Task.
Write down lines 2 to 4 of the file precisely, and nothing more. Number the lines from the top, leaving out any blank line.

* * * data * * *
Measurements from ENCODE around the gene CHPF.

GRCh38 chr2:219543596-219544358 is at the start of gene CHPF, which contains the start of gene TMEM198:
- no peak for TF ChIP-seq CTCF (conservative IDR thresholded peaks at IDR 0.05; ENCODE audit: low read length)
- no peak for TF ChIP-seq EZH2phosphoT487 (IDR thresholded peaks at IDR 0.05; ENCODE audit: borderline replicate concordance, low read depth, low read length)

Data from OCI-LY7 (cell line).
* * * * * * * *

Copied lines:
GRCh38 chr2:219543596-219544358 is at the start of gene CHPF, which contains the start of gene TMEM198:
- no peak for TF ChIP-seq CTCF (conservative IDR thresholded peaks at IDR 0.05; ENCODE audit: low read length)
- no peak for TF ChIP-seq EZH2phosphoT487 (IDR thresholded peaks at IDR 0.05; ENCODE audit: borderline replicate concordance, low read depth, low read length)